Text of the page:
There is also an element of point-scoring behind this level of activism on China policy.
"Basically, it's a form of political virtue signalling," said Dr Jiakun Jack Zhang, an assistant professor of political science at the University of Kansas.
In a recent paper, he and a graduate student, Mr Spencer Shanks, found that senators with presidential aspirations were more likely to sponsor anti-China Bills, a behaviour seen in both parties but more so among Republicans.
"'Tough on China' is an ideal issue for senators trying to advance their future political careers. It is a high-profile foreign policy position that benefits from the cover of bipartisan support, with no immediate consequences to the sponsoring senator," said Dr Zhang.
While that calculus may accelerate confrontation with China, one complicating factor - and a bit of a brake on the process - is America's congressional processes.
Firstly, both the House and the Senate must pass the Bill before the president can sign it into law.
If one chamber passes the Bill but the other does not, then it does not move forward - which is currently happening with the Innovation and Competitiveness Act, which has stalled in the House.
Politico reported last Monday that the House is advancing separate provisions of the Senate's Bill in different committees, a complicating factor that slows down the whole process.
Secondly, just because a Bill is passed does not mean money will flow.
America has separate processes for authorisation and appropriation. Authorisation committees, like the Senate's armed services and foreign relations committees and the House's foreign affairs committee, help craft the laws that establish federal programmes. But appropriation committees greenlight the budget for these programmes, acting independently.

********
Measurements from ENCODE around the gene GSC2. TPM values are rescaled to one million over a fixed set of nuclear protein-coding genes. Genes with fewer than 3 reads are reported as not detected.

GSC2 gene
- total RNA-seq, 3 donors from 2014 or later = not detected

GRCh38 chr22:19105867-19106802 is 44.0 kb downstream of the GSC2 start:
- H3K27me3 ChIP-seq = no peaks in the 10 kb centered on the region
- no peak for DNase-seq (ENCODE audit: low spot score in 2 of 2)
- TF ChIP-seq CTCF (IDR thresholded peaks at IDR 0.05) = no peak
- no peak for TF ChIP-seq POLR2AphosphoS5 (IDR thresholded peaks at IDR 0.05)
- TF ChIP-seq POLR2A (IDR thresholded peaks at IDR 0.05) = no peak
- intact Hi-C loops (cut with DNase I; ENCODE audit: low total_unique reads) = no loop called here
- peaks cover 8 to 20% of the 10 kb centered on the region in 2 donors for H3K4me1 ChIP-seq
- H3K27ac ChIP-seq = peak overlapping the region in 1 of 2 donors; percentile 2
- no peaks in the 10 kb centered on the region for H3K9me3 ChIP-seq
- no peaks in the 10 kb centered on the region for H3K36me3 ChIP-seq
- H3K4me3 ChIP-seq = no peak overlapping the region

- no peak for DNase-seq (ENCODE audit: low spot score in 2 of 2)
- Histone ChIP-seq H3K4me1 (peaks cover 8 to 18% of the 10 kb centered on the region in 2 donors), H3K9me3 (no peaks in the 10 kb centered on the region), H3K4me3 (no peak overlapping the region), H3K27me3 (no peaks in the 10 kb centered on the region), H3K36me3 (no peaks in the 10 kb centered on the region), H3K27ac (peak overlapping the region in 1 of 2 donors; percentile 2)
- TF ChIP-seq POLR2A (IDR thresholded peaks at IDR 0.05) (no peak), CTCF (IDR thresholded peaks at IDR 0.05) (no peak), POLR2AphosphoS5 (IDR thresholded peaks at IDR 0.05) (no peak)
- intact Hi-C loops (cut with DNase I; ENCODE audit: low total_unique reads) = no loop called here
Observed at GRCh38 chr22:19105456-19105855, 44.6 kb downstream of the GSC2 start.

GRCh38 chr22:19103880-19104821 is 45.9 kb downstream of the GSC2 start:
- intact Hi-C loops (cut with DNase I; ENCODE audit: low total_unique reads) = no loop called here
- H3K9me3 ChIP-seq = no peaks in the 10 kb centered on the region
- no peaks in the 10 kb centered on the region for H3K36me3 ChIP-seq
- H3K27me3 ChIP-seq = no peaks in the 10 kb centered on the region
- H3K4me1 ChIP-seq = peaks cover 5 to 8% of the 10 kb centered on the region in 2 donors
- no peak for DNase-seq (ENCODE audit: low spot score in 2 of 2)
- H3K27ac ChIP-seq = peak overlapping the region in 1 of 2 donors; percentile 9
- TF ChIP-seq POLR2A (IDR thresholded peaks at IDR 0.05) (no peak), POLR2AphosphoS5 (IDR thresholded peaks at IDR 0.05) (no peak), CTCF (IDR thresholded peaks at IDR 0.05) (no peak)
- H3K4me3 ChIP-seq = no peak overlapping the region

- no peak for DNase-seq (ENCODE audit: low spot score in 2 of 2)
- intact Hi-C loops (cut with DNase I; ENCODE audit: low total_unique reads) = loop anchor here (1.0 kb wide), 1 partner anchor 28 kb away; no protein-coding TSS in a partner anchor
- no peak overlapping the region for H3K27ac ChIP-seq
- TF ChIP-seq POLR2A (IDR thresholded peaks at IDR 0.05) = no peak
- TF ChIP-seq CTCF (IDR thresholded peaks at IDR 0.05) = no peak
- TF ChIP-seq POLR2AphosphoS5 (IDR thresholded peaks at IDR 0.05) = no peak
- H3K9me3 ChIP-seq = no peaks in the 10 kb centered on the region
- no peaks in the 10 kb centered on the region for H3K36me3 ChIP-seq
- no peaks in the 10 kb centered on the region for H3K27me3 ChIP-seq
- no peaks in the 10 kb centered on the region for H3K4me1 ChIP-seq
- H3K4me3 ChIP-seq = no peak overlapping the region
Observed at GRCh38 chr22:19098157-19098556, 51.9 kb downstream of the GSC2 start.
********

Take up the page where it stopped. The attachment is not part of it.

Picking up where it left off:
"You can be authorised to spend however much money you want on something, but unless you actually have that money appropriated, it doesn't really change anything," said Dr Cooper.
In practice, appropriations committees - the ones doing the actual budgets - tend to have less Asia expertise than authorisation committees, he said.
"So you get legislation that sounds very good, but maybe doesn't have full funding," he said. "A challenge that we've had over the last five or 10 years when it comes to Asia issues is the authorising committees have supported some initiative, but the appropriations committees haven't really wanted to put real money into it."
One example is the Pacific Deterrence Initiative (PDI), which was established in last year's National Defence Authorisation Act to boost US military preparedness in the Indo-Pacific. But while US$5 billion (S$6.7 billion) was requested for the PDI, appropriators have not fully funded it yet, with negotiations behind the scenes in Congress still ongoing.
Republicans, Democrats and businesses
While there is robust agreement between Republicans and Democrats on the need to counter China, there are also some differences in their approaches.
"Sometimes you hear Democrats talk more about the United States needing to run faster, whereas some Republicans talk a bit more openly about perhaps trying to slow China down," said Dr Cooper.
Republicans also tend to focus more on the military dimension of the US-China competition, while Democrats are more likely to zoom in on the ideological aspects, such as democracy and human rights issues.